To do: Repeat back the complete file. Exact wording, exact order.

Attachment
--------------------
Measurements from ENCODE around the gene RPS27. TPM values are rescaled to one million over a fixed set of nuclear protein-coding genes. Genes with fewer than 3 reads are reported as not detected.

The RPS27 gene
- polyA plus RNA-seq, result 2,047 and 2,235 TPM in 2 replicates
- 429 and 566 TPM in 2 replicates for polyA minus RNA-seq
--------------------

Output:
Measurements from ENCODE around the gene RPS27. TPM values are rescaled to one million over a fixed set of nuclear protein-coding genes. Genes with fewer than 3 reads are reported as not detected.

The RPS27 gene
- polyA plus RNA-seq, result 2,047 and 2,235 TPM in 2 replicates
- 429 and 566 TPM in 2 replicates for polyA minus RNA-seq